' 2Because links to the self can sometimes be structural (e.. However.. ~Some other strengjh-relaiedanlmde attributes nave been discussed at 'length in the lirerature. little knowledge (e. ch.. 1981) and latitudes of aceeptance. people vary ill the extent of their confidence that their attitudes toward an:y given object accurately represent theiroverall orientations toward it. negative attitudes might be more durable or impactful than positive ones. people perceive some attitude objects to be closely connected tQ their important personal goals. Bergida. Johnson & EagJy . 6 this volume).hey are discussed )1) various chapters. One particular basis of personal relevance or involvement is vested-interest (see. attitudes vary in the degree to which there is consistency between evaluations of the object and the information associated with it. & Berent. 5. The most notable of these is elaboration (e. conceiving of attitudes as singleevalnatiens of objects. Furthermore. & Dittus.1:1. '8. Krosnick. and the degree to which it is evaluated riegatively (e. in the form of structural linkage. 1988a). this volume. 1972). Tesser. 1986). most research attention has focused on extremity. Attitudes are alscthougnt be linked 10 knowledge about the attitude 96ject. in both of these senses (see Gross. Wood. this volume).. this volume). Judd & Brauer. Attitude researchers generally believe that people are motivated to hold "correct" attitudes (see.. & Miller.ence~. the extent to ·which jhe animdecbject is perceived be instrumental to ones tangible outcomes (see also. Subjective Beliefs About Attitudes Aspects of Attitude Structure Many theorists assume chat attitudes exist in memory wifuin a network of associative links connecting them to other cognitive elements . Rhodes. 14. to People hold a number of beliefs about the attributes of their own attitudes and about the attitude object. Attitude importance is thus the degree of psychological significance people attach to anaterude (see Beninger. ~d nonccmmirmem (Sherif.. this volume. Holtz. Berent. Wilson. ch.pf perceived self-relevance rlllh¢! tha:n actual ~clf-rel~vaui. & Giner-Sorolla. Wood. Yet people are more confident in thecorrecmess of some attitudes than others. 198~). Krosnick. 1954. are to of Processes Rather than focusing on a particular characteristic of the attitude or its structure. 7.g.rila). . & Haugtvedt. Haugtvedt. & Griffin. . Petty & Cacioppo. That is. Fabrigar. <::. Petty. this volume.g. Bo_1h valence and extremity might be related to strength in that. ch.(e. Elaboration refers to the degree of thinking one does and has done about an attitude object's attributes. &. whereas others are associated with.g. Ambivalence refers to the degree of cOi:!:fliotbetween these components (see Thompson. 1981. and the content of that information (see Davidson. Breckler. be a manifestation of the degree of personalrelevance tile attitude object (Berringer. This information can include memories of emotions and past behaviors that are evoked by the object as well as more specific attributes of the object. ATTITUDE STRENGTH: AN OVERVIEW 7 and Attitude Objects tive) and extremity (degree of favorabflity). the more an individual likes or dislikes the object (see Abelson. 'such IIsarre¢. AlIIl._Fesiinger. it is possible to view an attitude as the summary of two distinct components: the degree LO which one evaluates an object positively.sify personal relevance as a structural feature Qf attitudes.e.g. Kaplan. & Petty. Radecki. 2. AttitlJdes low in ambivalence involve either mos~lJ pOSitive evaluation or mostly negativeevaluariou.!e certainty refers to the degree to which an individual is confident In hisor her attitude toward an object. Extremity is the extent to which the attitude deviates from neutrality. this volume).ua6veaffective consistency. 1989). Martin.this volume). this volume). Petty & Cacioppo. eh. Some attitudes are accompanied by a great deal of attitude-relevant knowledge. 1984' Crites.1 In a similar vein. ch.oughthis is reesonable. ch. Petlf & Cacioppe. 'and consequently they care deeply and areespecially concerned about it (Krosnick. haldfug exlrcnii!y constant. Crane. desires and wishes (e. ch. Attitude accessibility is defined as the strength of the object-evaluation link and is most directly manifest as the ease with which an attitude comes to mind in the course of social perception (see Faz-io. two . 19:.e. this volume). this volume). 15. 19~).seeChaiken. !. and consistency of the attitude with emotions associated with the ebjecL(eval.6 KROSNICK AND PETIY 1. 12. Shertl\ & Nebel"gall. f_or example. Most research attention bas focussed on two kinds of conststency: 'consistency of the attitude with beliefs about the object's attributes (evaluative-cognitive c0Rsistency).. a person's subjective perception of the amount of information he or she has. The more extreme an attitude is. 9. 1986). Fazio (l986) proposed that an attitude can be thought of as a link between the representation of an attitude obje~t and its evaluation in memory. Pratkanis & Greenwald.t!J. ch. Rather than. 1994. Furthermore. whereas highly ?IDbiv. Cacioppo. knowledge has been examined in terms of the size of the body of information one has about an object. 4. Attilu. 1989). I 0. an attitude that is connected in .c. this volume). 1990.56. some theorists have focused on the cognitive processes by which an attitude is formed. ch. Pomerantz. Lavine.g. Attitude importance is thought to. 13. Jaccard. ch.memery to a self·~.sorne attitude objects high iuper-sandi relevance and produce a sense of personal involvement with the-issue (see Thomsen. & Mendolia. this volume. 'One might· olas. its merits and drawbacks (see Petty.g.~ent attitudes involve Doth positive and negariveevaluations.qu. Rosenberg.researchers have emphasized lheeonse.. & Smith. some people consider an attitude to be very important to them personally. ch. Oe~avim:atexperience (Fazip' & Zanna. ~995). 11.g. i"qiltlion. Zanna. ch. & Fabrigar. In the' attitude strength literature. '1992). ch. For example. AI!-hougn thesedlrnensions are not central fncl of lhls bOok. this volume). 3. & Biek.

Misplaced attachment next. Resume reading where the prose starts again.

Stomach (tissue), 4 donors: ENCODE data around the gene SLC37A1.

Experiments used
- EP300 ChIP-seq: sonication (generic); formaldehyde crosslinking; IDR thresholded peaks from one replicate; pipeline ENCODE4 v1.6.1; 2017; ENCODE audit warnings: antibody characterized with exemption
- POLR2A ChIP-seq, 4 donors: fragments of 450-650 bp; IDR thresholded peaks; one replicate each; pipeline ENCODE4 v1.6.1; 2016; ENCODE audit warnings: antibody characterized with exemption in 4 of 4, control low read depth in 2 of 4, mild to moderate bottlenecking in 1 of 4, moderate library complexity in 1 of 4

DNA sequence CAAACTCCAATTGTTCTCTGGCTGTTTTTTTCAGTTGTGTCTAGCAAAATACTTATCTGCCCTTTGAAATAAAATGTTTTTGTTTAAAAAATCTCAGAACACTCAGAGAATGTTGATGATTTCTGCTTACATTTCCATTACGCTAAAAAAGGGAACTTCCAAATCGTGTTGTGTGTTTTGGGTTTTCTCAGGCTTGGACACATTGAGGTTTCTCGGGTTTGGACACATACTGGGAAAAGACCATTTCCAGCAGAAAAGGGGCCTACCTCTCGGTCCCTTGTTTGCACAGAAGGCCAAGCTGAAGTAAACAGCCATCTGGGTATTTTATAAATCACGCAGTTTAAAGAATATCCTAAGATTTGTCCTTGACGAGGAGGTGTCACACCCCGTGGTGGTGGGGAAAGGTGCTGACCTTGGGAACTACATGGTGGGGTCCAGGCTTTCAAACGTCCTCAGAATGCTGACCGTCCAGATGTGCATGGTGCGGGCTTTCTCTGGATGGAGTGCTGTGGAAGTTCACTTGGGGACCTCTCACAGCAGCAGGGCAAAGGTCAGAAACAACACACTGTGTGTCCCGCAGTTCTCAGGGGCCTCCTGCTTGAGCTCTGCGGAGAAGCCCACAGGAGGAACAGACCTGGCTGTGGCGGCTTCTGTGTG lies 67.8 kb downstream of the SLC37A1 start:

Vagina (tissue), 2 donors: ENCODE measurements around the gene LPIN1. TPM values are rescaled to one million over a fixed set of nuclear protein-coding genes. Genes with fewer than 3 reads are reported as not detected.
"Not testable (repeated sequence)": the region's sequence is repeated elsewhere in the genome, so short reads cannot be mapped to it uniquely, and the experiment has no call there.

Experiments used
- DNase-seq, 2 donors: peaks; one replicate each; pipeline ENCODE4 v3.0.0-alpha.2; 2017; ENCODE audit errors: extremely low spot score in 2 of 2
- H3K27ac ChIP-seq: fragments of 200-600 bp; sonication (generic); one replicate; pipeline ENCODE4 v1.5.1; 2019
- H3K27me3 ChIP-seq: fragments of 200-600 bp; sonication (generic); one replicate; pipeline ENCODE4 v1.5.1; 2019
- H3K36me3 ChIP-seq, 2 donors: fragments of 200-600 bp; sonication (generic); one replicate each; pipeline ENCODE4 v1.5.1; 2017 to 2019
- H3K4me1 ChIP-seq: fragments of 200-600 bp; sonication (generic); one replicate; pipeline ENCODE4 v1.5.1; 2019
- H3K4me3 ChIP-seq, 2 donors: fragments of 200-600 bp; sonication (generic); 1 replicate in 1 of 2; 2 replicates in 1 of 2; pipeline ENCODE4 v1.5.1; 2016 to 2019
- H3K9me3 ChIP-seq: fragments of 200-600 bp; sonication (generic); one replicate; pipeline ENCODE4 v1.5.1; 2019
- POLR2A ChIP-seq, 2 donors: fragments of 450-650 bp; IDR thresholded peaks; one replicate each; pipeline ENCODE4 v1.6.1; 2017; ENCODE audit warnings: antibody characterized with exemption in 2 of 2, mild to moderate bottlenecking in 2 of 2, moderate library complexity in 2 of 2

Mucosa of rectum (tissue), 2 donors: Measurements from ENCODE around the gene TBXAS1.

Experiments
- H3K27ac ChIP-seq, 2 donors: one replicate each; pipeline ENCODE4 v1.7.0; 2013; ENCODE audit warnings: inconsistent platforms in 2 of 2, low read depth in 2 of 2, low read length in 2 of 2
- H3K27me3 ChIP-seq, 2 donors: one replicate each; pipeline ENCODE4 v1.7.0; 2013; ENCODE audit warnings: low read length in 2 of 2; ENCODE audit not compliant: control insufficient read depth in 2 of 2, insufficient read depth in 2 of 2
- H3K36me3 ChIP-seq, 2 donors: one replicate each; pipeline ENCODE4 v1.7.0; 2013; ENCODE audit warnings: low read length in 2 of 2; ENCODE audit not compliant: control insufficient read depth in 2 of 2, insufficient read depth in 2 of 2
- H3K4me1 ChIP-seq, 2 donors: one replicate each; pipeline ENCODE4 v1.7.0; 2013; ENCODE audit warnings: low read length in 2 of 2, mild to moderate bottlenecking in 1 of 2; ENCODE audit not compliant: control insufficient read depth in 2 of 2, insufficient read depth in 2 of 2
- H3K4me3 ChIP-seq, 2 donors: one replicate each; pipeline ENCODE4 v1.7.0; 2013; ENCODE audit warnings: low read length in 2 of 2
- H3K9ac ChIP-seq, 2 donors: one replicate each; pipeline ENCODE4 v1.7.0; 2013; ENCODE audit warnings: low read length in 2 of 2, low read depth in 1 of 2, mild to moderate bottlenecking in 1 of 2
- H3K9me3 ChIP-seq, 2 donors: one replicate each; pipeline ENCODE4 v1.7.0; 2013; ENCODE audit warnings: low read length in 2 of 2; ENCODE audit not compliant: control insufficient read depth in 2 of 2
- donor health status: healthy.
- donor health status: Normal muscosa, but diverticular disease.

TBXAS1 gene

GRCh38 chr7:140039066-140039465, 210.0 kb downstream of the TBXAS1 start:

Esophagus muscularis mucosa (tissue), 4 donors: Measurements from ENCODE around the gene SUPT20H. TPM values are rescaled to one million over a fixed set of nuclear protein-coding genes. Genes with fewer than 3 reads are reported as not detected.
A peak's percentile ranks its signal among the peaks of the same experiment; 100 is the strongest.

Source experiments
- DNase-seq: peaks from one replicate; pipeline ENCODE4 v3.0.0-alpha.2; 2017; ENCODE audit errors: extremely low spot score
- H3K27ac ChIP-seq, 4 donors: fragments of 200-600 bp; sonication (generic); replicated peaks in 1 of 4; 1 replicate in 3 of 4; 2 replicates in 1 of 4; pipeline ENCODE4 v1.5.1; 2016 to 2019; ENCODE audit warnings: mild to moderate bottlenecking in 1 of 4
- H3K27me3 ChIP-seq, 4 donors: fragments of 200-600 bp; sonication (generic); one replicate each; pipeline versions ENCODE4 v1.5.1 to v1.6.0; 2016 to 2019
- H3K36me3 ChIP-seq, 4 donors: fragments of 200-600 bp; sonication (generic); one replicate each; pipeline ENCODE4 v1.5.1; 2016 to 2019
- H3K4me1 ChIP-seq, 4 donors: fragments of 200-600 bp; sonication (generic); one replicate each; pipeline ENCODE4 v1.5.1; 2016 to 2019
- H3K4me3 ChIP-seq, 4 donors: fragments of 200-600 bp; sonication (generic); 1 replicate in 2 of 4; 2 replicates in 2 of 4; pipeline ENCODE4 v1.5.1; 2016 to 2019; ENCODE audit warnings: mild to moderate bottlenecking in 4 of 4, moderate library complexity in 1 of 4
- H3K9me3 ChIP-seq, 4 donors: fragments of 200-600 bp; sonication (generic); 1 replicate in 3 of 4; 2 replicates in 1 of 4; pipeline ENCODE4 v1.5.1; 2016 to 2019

people were instructed to think about the reasons for their attitudes. instead of observing people's behavior. based on the assumption that attitudes play a role in determining these judgments. at the very least.. Chen. In addition. resistance has been gauged most often by exposing people to persuasive messages in laboratory settings and assessing how much attitudes change as a result (e. such that people are more likely to remember attitude-consistent information than attitude-challenging information (e. allowing researchers to estimate attitude stability while correcting for the distorting impact of random and systematic measurement error (e. & Wilson.. Furthermore.g. In other studies. Chaiken. We presumably like others who share our attitudes more than those who do not (e. Festinger. Wood. Krosnick. Raden. 1982. 1979). 1979). Conventional paradigms assessing these effects. In still other studies. multiple indicators have been collected at each time point.g. McDonel. As distinct as these constructs appear. 1988b). For example. which might ultimately yield extremity. strong attitudes were expected to be more consistent with behavior than weak ones. 1983. they may share a small set of common causes. Haugtvedt & Petty. & Carnot. 1989.g. Studies of attitude persistence have typically assessed an attitude at one time point.. Haugtvedt & Petty. Byrne. In still other studies. Hodges. Studies to date have not yet assessed the relations of all strength-related dimensions to all four defining features in these ways. either in experimental laboratory settings or via survey questionnaires. 1992). expanded knowledge. subjects' behaviors performed in the course of everyday life were measured directly and compared with attitude reports (Ajzen & Madden. 1957. attitudes are presumed to influence attraction to others. 1980. 1942). Such engagement could be sparked initially. & Lepper.. for example. attitudes can bias the evaluation of scientific data: Evidence supporting our attitudes is seen as more compelling than evidence that disagrees with our attitudes (Lord. have all been used to examine whether strong attitudes have more powerful effects than weak ones. Krosnick.g.. Also. Finally. those relations that have been assessed are remarkably consistent: Each dimension has been shown to be positively associated with one or more of the four defining features (for reviews. But other studies have employed different change-inducing methodologies. In some. For example. RELATIONS AMONG THE DIMENSIONS Why might there be such strong similarity among these dimensions in terms of their correlations with the defining features of attitude strength? One possibility is that all these dimensions reflect a single underlying construct. Ross. and we presume that they do not share our attitudes if we dislike them (e.g. A wide diversity of approaches have been taken to assessing the impact of attitudes on information processing. Boninger. & Dunn. Roberts. 1986). 1986). One might therefore think of the confluence of these dimensions as constituting emotional and intellectual engagement in an attitude. see Erber. In each case. researchers have relied upon subjects' reports of their past behavior or upon reports of behavioral intentions regarding the future (e. 1982). Furthermore.. As gauged in any of these ways.. attitudes are presumed to shape memory for relevant information. Chuang. reassessed it at a later time point.g.8 RELATIONS OF THE DIMENSIONS KROSNICK AND PEITY 1. For example. Fazio. certainty. ATIITUDE STRENGTH: AN OVERVIEW 9 TO STRENGTH These attitude dimensions have typically been examined in separate investigations that related each one individually to durability and/or impactfulness (e.. Berent. the stability of strong attitudes is expected to exceed that of weak attitudes. Schuman & Presser. the valence of attitudes (ranging from favorable to unfavorable) has been used to predict valenced judgments or biases of some sort. 17. they all share one feature in common: They appear to be related to the four defining features of strong attitudes. only in very few instances has one of the dimensions been found to be unrelated to one of these features. some studies have measured people's attitudes toward an object and then given them an opportunity to perform a behavior that is either favorable or unfavorable toward the object. or attitudes have been measured at three or more time points.. That is. 1989.. which might then inspire extensive thinking and information-gathering. 1984). Boninger et . Weigel & Newman. 1981). Heider.. Feldman. and estimated the correlation between the two (e.g. ch. 1992. This might instigate a sense of importance at first. 1971). 1985). In other studies. Swann & Ely. people were asked leading questions about their attitudes that led some to change (e. and in no case has a dimension been found to be negatively related to one of the features.g. stability has been assessed by seeing how much a group's mean attitude is maintained over time (e.. In each case. 1992. All such manipulations are expected to have more impact on weak attitudes than on strong ones. 1976). however.g. Studies to date have used a variety of approaches to assess these features. a procedure that also induces change in some of them (Wilson.g. and so forth (e. Ewing. by recognizing the personal relevance of the issue (Petty & Cacioppo. Miller & Grush. Thus. Thus it is plausible that they may have unique origins and unique effects. Kraft. see Krosnick & Abelson. Attitudes are also presumed to influence our perceptions of other people's attitudes-we presume that others share our attitudes if we like them. However.g. attitude-behavior consistency has been gauged in a variety of different ways.g. all of these dimensions seem related to strength. Davidson & Morrison. 1985). such as signing a petition advocating a certain view (e. 1958). this volume). the key attributes of attitudes related to strength have been defined and operationalized in ways that may make them appear clearly distinct from one another. although the various dimensions are clearly conceptually and operationally distinct from one another. 1993. & Shennan. In some cases.